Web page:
Game of Throw-ins / by Eliot McKinley


By Eliot McKinley (@etmckinley)

Much has been written and studied about set pieces in soccer. Penalty kicks have been Bayesed multiple times, I’ve analyzed free kicks in MLS and at the World Cup, corner kicks have been rigorously studied. But what about the humble throw-in? Aside from when teams develop a long throw-in program (see Delap, Rory) they are largely ignored or even ridiculed, in the case of Liverpool hiring a throw-in coach (see the first comment here).

Throw-ins are an integral part of every soccer game. In MLS regular season play since 2015 almost 64,000 throw-ins were taken (all data is based on 2015-2018). They occur 44 times a game on average, accounting for almost 5% of all passes. Twice during the 2018 MLS season throw-ins accounted for over 10% of passes in a game. However, a search of MLS’ website brings up only the definition of “Throw-In”, a defunct regular column (with some words about early use of analytics in MLS), and some discussion of long throw-ins as scoring threats. Nobody, at least publicly, seems to be talking about normal run-of-the-mill throw-ins.

I got interested in looking at throw-ins for a couple of reasons. First, while sitting on the outfield berm at First Tennessee Park for a Nashville SC game wrangling my 3-year old son, I noticed that Nashville seemingly kicked the ball out of bounds from the opening kick off. While this is not a common tactic, it is well established. This forced New York Red Bulls II to take a throw deep in their own half that was ultimately won by Nashville. This play ultimately didn’t lead to a shot or a goal, but it piqued my interest. A few weeks later, the Crew suffered an embarrassing loss to Orlando after giving up a penalty in second half stoppage time. Just before the penalty, the Crew’s Hector Jimenez allowed an errant cross to run out of bounds when it appeared to he could have recovered the ball and retained possession (I wrote about this at Massive Report). The Crew ended up losing possession from the ensuing throw-in and Orlando hit to crossbar with a shot a few seconds later. This was the beginning of a flurry of shots from Orlando that could have possibly been prevented had the Crew not allowed the ball to go out of touch. Both of these led me to think about how throw-ins can be utilized to gain an advantage over one’s opponent.


Let’s start with some definitions. A successful throw-in is one that “goes to a teammate directly without a touch from an opposition player”. This doesn’t mean that the team retains possession from a throw-in, just that the thrower hit one of his or her teammates with the throw. While a successful throw-in is generally a good thing and occurs 81% of the time, if a throw-in is too hard, to the head, or to a player under pressure it may not be retained by the throwing team. To quantify this, I took the possession definitions Cheuk Hei Ho initially derived for expected possession goals and looked seven seconds after the throw-in was taken to see if there were any possession changes. If the team kept possession for these seven seconds, the throw-in was retained, which occurred for 60% of throw-ins. The choice of seven seconds was somewhat arbitrary, but watching some video leads me to believe that this is in the right ballpark. Thus there are four types of throw-in results:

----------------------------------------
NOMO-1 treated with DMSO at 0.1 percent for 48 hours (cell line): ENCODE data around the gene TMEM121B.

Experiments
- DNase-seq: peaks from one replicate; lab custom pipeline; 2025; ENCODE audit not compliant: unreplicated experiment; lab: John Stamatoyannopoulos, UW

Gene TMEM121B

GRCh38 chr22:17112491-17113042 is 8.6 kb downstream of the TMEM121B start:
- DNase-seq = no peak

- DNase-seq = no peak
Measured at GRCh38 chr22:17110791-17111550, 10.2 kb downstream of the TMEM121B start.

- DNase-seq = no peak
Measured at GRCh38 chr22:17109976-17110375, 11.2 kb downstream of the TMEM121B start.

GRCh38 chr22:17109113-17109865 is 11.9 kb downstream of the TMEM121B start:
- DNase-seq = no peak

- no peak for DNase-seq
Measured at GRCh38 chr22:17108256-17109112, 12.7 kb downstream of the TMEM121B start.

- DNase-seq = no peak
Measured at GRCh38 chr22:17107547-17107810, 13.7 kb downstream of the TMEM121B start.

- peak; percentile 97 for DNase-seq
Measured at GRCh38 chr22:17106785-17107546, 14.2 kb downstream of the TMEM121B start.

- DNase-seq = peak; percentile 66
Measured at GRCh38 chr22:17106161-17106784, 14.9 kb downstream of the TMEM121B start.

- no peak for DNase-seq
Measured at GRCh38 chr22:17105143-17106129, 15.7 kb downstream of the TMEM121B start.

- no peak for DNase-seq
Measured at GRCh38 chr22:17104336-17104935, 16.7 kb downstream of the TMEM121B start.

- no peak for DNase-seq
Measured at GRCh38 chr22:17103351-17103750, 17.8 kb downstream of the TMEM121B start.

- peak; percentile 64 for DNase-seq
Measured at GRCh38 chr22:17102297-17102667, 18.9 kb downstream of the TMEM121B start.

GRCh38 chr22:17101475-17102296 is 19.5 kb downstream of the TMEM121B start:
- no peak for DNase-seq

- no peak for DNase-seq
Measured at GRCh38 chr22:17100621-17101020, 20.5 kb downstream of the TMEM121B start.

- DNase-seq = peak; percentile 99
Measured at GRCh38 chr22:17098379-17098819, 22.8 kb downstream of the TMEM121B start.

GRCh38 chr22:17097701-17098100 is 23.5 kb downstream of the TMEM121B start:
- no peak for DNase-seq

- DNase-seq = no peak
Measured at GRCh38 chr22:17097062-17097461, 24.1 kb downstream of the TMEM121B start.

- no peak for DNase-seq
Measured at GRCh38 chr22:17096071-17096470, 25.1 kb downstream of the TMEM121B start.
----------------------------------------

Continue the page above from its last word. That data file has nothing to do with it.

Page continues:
1. Successful with possession retained (51% of throw-ins; example video)

  2. Unsuccessful with possession retained (9% of throw-ins; example video)

  3. Successful with possession lost (30% of throw-ins; example video)

  4. Unsuccessful with possession lost (10% of throw-ins; example video)

xThrow and xRetain Models

I created expected throw-in (xThrow) and expected throw-in possession retention (xRetain) models to better understand throw-ins. Both models are almost identical to the expected passing (xPass) model developed by Matthias Kullowatz & Jared Young here at American Soccer Analysis, but with one extra variable, the amount of time since the last action. The time since the last action turned out to be the fourth most influential variable in xThrow (after angle, whether or not it was a long throw, and the x-location) and the third most influential for xRetain (after angle and x-location). Go read Matthias’ article for specifics on how these types of models models work.

Throw-in Angles


As you can surmise from the raw numbers above, retaining possession after a throw-in is much less likely than successfully throwing the ball to a teammate. Much like xPass, the angle that a throw-in is taken matters a lot. Throw-ins taken vertically down the field are less likely to be successful or retained, whereas throw-ins taken backwards are more likely for both.

Throw-in Location

2-x-distance (2).png

Moving on to the position a throw-in is taken. In short, the closer a throw-in is taken to a team’s goal the less likely it is to be successful or retained. In fact, for throw-ins taken within 20 yards of a team’s own goal, possession is more likely to be lost than retained. However, only 7% of throw-ins are taken that deep in a team’s own half. As you can see by the marginal distribution at the bottom of the plot, most throw-ins are taken between 30 and 90 yards from a team’s goal where both the probability of success and possession retention are near their maximum. Within about 30 yards of the opponent’s goal the probability of success and possession retention begin to fall off again, but both remain more likely than throw-ins taken deep in a team’s own half.